Despite these sobering results, there are several ways this research can help us create better online spaces for public discussion.
By understanding what leads to trolling, we can now better predict when trolling is likely to happen. This can let us identify potentially contentious discussions ahead of time and preemptively alert moderators, who can then intervene in these aggressive situations.
Machine learning algorithms can also sort through millions of posts much more quickly than any human. By training computers to spot trolling behavior, we can identify and filter undesirable content with much greater speed.
Social interventions can also reduce trolling. If we allow people to retract recently posted comments, then we may be able to minimize regret from posting in the heat of the moment. Altering the context of a discussion, by prioritizing constructive comments, can increase the perception of civility. Even just pinning a post about a community’s rules to the top of discussion pages helps, as a recent experiment conducted on Reddit showed.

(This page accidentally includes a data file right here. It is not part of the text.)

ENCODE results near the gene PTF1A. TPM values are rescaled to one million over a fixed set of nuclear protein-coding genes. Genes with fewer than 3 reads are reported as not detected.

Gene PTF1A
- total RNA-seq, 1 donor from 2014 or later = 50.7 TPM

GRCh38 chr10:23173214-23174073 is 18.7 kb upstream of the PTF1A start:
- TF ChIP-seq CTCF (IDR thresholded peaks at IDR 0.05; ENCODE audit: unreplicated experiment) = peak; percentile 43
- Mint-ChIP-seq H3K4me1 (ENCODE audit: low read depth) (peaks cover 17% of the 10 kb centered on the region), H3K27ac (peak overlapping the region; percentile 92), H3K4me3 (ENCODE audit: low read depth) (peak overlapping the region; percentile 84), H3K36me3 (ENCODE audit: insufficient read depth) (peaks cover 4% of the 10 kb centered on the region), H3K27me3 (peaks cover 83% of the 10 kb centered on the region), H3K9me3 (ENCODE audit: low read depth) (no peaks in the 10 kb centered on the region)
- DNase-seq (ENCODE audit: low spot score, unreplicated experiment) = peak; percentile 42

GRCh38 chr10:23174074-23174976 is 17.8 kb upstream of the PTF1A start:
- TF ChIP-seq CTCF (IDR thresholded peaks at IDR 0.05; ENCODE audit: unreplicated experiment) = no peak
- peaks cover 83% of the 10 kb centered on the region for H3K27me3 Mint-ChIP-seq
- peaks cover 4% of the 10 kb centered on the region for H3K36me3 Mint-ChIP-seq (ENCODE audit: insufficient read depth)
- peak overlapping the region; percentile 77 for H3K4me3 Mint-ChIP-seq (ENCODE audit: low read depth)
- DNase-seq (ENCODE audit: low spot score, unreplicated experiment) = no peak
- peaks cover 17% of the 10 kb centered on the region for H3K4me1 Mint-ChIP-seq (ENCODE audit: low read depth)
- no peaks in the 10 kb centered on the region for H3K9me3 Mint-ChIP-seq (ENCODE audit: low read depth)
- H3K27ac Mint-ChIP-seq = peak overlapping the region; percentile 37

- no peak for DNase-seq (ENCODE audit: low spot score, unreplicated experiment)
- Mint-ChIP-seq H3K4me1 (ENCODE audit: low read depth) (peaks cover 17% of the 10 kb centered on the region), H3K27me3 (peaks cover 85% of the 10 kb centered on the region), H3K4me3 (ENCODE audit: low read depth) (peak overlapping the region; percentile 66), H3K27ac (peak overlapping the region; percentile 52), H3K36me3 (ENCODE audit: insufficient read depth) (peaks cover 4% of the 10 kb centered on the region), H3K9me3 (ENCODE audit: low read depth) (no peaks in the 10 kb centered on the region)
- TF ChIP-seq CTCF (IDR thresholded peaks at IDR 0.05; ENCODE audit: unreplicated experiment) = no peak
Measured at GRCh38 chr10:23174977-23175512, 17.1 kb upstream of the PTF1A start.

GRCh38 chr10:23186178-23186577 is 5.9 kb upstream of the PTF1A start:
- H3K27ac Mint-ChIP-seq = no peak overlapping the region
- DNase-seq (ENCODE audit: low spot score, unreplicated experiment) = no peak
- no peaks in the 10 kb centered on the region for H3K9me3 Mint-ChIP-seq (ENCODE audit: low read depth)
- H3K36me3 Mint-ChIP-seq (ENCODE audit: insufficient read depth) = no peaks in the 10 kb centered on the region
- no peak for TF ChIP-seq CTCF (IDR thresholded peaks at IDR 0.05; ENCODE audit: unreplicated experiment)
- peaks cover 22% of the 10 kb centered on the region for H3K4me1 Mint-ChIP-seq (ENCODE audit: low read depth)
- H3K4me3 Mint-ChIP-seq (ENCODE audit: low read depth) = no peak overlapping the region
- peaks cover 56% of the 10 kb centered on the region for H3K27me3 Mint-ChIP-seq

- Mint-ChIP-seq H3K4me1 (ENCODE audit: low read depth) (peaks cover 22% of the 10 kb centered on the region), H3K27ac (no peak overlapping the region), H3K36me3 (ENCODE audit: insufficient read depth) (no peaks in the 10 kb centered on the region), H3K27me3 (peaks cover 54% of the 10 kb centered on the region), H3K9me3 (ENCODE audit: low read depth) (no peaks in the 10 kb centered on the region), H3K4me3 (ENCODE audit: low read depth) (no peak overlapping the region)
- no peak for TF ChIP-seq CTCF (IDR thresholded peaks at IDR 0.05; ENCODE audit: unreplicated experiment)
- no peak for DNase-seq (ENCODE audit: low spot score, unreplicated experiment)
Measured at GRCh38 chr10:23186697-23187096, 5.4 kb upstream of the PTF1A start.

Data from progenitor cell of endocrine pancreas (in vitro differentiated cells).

Nonetheless, there’s lots more work to be done to address trolling. Understanding the role of organized trolling can limit some types of undesirable behavior.
Trolling also can differ in severity, from swearing to targeted bullying, which necessitates different responses.
It’s also important to differentiate the impact of a troll comment from the author’s intent: Did the troll mean to hurt others, or was he or she just trying to express a different viewpoint? This can help separate undesirable individuals from those who just need help communicating their ideas.
When online discussions break down, it’s not just sociopaths who are to blame. We are also at fault. Many “trolls” are just people like ourselves who are having a bad day. Understanding that we’re responsible for both the inspiring and depressing conversations we have online is key to having more productive online discussions.
Jure Leskovec at Stanford University also contributed to this article.
This article was originally published on The Conversation. Read the original article.